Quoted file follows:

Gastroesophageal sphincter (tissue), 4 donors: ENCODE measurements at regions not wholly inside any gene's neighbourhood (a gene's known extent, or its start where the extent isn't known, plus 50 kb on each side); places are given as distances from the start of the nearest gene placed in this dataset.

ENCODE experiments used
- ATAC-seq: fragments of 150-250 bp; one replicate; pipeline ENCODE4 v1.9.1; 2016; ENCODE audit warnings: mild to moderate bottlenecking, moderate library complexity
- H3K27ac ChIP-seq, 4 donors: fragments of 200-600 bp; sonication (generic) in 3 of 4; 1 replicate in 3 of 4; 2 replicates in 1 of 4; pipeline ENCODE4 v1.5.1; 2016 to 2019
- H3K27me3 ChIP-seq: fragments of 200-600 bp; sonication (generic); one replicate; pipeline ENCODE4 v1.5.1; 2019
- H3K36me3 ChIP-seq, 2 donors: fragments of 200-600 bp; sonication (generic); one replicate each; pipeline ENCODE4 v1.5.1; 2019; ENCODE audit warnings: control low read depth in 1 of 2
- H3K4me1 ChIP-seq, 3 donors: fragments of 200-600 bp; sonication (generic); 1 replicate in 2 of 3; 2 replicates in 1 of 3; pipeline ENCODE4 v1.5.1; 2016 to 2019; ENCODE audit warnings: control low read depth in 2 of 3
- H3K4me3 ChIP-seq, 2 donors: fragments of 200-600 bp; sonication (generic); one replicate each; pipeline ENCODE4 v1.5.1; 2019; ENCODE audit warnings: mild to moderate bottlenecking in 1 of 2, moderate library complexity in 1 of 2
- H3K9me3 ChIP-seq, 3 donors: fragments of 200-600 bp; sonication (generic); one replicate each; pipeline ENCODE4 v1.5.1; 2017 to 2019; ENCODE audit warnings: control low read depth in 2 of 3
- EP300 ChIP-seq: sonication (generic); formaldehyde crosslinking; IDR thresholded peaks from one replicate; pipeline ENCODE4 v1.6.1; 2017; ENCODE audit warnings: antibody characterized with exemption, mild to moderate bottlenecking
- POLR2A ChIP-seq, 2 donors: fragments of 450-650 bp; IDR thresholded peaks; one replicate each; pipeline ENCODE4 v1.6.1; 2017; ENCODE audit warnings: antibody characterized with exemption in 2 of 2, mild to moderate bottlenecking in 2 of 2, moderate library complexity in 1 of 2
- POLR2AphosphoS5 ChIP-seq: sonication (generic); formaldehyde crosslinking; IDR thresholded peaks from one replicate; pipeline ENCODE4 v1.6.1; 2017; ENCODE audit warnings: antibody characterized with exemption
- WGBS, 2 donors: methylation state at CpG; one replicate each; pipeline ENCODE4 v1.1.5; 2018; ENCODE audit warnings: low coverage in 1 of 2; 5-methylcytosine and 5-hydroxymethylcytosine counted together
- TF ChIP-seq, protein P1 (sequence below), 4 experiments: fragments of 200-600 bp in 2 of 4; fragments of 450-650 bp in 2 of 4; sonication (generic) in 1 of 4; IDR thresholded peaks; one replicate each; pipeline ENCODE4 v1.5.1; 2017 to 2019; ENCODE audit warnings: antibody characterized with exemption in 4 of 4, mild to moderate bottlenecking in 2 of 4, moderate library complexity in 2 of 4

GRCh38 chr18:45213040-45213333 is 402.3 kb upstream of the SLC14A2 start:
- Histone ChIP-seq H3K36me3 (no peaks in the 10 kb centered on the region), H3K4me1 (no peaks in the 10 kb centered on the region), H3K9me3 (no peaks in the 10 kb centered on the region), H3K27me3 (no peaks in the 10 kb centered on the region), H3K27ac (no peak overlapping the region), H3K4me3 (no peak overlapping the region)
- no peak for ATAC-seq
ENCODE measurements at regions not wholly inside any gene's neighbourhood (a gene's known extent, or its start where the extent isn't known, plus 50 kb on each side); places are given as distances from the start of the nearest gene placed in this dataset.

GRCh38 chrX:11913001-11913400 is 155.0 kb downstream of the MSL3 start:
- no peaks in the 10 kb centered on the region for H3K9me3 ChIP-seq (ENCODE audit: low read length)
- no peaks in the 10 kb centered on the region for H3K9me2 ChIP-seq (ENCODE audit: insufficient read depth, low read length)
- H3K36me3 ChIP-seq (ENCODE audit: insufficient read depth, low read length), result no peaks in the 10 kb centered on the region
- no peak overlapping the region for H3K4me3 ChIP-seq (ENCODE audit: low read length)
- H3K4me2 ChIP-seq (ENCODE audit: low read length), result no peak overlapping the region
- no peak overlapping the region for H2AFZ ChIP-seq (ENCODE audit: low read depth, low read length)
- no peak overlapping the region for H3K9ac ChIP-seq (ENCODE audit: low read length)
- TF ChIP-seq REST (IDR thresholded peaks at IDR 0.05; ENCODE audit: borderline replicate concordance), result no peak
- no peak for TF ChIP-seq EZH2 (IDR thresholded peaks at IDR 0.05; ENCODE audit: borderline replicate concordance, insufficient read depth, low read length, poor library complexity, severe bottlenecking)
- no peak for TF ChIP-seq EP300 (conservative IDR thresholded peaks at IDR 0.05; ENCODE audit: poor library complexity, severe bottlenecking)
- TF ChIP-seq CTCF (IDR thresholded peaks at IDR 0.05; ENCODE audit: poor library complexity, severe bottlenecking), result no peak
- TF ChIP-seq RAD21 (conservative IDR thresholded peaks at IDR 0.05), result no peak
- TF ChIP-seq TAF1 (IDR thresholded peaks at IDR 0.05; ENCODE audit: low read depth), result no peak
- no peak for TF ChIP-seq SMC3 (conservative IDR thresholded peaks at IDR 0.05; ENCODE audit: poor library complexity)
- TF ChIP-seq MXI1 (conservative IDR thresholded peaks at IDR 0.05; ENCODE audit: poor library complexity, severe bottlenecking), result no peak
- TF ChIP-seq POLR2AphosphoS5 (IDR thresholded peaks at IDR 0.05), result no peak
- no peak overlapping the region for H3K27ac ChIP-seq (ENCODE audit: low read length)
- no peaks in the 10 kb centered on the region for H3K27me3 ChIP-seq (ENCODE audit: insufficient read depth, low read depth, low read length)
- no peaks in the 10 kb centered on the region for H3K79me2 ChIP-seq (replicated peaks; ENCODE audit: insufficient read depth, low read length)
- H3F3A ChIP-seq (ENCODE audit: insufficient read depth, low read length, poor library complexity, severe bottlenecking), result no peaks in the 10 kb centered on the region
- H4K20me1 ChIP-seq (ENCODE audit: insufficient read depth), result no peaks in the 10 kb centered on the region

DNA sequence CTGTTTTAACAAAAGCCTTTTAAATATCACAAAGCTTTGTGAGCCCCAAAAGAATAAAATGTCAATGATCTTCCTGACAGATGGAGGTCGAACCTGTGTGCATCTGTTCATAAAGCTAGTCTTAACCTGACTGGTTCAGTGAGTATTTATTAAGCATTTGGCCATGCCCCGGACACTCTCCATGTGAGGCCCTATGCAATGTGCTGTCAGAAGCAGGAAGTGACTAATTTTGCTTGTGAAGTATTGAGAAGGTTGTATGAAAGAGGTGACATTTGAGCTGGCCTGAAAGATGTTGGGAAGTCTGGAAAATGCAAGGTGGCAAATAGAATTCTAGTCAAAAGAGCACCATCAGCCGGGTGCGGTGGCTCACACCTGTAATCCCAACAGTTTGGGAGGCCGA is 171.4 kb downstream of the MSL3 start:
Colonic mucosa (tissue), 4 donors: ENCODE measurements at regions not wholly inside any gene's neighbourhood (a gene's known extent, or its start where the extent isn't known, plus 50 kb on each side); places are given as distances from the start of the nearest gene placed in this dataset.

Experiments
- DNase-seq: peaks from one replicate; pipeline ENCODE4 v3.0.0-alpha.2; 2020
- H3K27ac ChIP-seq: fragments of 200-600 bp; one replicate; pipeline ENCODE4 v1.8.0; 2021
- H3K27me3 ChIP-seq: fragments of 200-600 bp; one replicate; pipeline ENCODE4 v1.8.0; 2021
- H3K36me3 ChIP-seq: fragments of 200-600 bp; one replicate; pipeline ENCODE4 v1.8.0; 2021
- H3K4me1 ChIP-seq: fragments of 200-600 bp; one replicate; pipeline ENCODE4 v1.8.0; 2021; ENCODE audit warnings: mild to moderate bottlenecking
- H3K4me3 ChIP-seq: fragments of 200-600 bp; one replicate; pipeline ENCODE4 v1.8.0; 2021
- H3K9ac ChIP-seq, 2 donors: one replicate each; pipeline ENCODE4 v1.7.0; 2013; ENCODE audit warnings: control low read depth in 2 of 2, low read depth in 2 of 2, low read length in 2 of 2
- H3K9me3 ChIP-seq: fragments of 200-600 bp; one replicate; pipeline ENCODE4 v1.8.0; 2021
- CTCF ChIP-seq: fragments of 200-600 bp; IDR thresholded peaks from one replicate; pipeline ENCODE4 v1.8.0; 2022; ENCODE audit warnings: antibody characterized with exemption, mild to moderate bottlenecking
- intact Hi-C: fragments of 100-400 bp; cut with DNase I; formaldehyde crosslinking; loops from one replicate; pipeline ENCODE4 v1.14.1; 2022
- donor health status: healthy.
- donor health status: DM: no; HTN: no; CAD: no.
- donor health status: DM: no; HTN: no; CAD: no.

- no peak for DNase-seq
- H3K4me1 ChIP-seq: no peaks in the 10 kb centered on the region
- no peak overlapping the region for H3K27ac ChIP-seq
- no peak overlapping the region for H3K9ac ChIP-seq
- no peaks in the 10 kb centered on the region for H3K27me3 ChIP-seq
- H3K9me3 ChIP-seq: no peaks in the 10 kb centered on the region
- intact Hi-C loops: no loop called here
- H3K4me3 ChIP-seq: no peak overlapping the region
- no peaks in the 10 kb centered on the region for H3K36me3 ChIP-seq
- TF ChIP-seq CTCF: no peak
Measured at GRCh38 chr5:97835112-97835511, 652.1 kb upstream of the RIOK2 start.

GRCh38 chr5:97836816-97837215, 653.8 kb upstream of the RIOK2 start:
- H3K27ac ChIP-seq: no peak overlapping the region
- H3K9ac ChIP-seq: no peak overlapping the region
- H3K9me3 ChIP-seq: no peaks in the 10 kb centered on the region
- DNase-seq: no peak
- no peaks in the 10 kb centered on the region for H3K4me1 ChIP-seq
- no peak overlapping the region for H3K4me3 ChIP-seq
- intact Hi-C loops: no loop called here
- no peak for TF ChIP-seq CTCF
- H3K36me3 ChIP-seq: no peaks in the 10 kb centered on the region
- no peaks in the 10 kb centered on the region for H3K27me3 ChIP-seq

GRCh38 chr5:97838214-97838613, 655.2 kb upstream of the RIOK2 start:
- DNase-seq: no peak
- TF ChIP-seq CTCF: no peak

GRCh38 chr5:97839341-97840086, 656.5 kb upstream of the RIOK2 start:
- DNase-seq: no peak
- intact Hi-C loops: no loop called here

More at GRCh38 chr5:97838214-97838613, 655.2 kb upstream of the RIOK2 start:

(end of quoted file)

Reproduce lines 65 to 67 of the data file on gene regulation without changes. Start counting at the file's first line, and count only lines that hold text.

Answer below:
- no peaks in the 10 kb centered on the region for H3K36me3 ChIP-seq
- TF ChIP-seq CTCF: no peak
Measured at GRCh38 chr5:97835112-97835511, 652.1 kb upstream of the RIOK2 start.